Brands can’t rely on research in obesity debate

A war of words – and facts – has erupted in the debate over food and drink advertising. Last month, the Academy of the Medical Royal Colleges (AMRC) called on the government to introduce a ban on advertising for foods high in saturated fats, sugar and salt (HFSS) before 9pm as a way of tackling childhood obesity. Although there is currently little sign of the Department of Health acting on such a proposal, marketers are increasingly concerned about attempts to portray their brands, as well as their advertising output, as the root of all evil.

jonny bacon

AMRC says its proposal has come out of in-depth research into the best ways to tackle obesity, conducted during a six-month inquiry by a steering group covering 20 of the Royal Medical Colleges and Faculties. The advertising industry is dismissive of the study, though, claiming it ignores existing evidence including OFCOM’s recent review that found no justification for a 9pm watershed. “There is no scientific consensus that food advertising causes obesity,” declared the Advertising Association in a report released shortly after the AMRC’s announcement.

But as the government searches for remedies to the nation’s escalating obesity crisis, a lack of ‘consensus’ might not be enough to protect brands. The AMRC made clear that its proposals were about “trying new innovations to see what works” rather than a case of sticking devoutly to existing empirical evidence. In other words, the obesity issue is now so critical that drastic measures are needed – if banning adverts could make a difference, why not try it?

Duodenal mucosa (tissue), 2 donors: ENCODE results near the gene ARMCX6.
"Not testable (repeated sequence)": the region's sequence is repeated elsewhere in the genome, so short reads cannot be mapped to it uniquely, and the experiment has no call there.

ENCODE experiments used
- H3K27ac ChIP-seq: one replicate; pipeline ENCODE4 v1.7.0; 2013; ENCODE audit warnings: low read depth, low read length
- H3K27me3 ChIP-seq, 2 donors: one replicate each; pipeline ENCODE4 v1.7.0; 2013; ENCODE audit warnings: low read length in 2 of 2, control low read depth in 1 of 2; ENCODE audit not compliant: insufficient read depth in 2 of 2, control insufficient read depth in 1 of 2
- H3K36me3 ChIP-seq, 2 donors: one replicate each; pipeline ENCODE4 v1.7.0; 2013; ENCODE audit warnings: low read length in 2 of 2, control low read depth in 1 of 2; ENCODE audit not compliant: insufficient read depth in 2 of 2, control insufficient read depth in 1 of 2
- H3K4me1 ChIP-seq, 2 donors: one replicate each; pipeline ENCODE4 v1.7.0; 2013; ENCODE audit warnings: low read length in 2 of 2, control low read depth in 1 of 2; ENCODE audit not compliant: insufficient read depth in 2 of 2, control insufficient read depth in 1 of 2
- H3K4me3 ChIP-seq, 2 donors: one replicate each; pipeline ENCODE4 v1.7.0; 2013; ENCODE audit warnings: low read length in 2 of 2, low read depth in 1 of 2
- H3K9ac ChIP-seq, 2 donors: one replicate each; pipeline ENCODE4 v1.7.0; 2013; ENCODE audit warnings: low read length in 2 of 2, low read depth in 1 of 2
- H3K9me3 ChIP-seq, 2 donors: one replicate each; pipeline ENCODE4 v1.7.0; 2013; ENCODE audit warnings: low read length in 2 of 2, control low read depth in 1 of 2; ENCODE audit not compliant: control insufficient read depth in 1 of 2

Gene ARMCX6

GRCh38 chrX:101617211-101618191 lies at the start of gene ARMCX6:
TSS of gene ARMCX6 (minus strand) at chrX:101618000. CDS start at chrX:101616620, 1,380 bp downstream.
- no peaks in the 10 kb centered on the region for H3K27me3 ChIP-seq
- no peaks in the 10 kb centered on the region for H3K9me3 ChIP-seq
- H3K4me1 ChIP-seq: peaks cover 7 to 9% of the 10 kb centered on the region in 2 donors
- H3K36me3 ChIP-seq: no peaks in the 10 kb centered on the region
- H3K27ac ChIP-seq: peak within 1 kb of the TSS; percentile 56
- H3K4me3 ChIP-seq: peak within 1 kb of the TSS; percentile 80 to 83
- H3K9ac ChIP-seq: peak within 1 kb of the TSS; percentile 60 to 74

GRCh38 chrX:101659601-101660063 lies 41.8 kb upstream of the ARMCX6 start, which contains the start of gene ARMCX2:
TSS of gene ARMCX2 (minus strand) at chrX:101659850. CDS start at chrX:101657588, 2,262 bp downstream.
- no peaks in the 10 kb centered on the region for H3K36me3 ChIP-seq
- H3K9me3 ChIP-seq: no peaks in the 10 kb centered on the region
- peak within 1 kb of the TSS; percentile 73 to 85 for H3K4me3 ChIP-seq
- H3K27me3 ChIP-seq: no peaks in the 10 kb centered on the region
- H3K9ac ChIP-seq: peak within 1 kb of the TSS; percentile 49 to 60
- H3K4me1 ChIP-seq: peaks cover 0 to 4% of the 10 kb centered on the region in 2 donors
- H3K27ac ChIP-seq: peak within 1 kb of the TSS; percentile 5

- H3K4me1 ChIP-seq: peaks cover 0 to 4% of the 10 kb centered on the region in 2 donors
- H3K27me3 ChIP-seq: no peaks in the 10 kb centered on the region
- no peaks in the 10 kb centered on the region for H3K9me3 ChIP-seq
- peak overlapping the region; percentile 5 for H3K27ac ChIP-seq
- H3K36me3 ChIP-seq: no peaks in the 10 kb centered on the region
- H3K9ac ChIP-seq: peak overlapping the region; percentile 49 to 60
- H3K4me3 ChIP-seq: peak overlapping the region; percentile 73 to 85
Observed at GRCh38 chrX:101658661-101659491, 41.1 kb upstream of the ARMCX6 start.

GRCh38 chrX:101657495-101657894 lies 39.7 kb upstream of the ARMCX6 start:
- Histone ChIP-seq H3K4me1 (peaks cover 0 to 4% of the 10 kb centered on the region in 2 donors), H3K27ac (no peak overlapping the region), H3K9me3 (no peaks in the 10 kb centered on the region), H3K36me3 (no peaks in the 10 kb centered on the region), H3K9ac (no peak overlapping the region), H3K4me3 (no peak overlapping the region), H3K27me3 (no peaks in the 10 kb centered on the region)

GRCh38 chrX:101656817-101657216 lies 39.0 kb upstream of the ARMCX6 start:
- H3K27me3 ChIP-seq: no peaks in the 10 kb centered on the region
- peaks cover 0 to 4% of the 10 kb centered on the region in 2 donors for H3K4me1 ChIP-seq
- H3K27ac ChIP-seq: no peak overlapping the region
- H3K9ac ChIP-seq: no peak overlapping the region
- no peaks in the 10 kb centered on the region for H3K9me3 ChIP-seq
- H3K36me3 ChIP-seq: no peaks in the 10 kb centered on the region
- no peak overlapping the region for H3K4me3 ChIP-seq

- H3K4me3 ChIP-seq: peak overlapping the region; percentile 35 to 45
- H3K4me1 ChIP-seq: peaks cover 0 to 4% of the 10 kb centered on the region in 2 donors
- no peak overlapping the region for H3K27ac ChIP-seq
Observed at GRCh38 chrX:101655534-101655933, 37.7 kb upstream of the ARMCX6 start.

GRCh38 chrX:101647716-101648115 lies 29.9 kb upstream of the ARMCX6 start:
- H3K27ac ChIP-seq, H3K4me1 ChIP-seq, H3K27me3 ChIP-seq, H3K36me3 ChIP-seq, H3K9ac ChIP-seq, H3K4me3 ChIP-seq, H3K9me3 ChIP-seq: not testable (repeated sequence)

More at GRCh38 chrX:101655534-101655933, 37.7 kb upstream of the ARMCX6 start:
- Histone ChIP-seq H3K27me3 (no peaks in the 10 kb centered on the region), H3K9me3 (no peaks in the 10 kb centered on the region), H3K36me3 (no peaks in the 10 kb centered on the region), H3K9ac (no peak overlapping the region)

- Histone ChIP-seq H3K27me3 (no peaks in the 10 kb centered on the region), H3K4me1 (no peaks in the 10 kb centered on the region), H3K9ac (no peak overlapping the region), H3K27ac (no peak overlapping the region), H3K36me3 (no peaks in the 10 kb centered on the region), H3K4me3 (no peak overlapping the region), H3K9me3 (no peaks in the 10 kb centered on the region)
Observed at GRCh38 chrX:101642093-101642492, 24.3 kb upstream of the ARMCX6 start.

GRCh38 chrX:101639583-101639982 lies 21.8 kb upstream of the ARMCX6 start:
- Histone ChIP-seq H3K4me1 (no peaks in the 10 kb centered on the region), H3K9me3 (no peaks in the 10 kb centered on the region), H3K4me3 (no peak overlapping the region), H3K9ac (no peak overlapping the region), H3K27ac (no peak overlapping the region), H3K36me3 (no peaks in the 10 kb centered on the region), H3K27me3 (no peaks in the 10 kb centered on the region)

With nearly half of UK men set to be obese by 2030 at current rates, this is a train of thought the government is increasingly likely to follow. In January, public health minister Anna Soubry warned that some food and drink companies faced the prospect of greater regulation if they failed to tackle the levels of sugar, fat and salt contained in their products voluntarily through the government’s Responsibility Deal. Other regulatory options – such as a tax on soft drinks – remain on the table too.

In this context, brands will have to put forward the strongest possible case if they are to resist attempts to curtail their advertising. In addition to producing their own open and honest market research into the relationship (or lack of) between advertising and obesity, brands must provide real support and solutions to governments fighting to improve public health. It’s no coincidence after all, that Coca-Cola is currently running a campaign focused squarely on the obesity question

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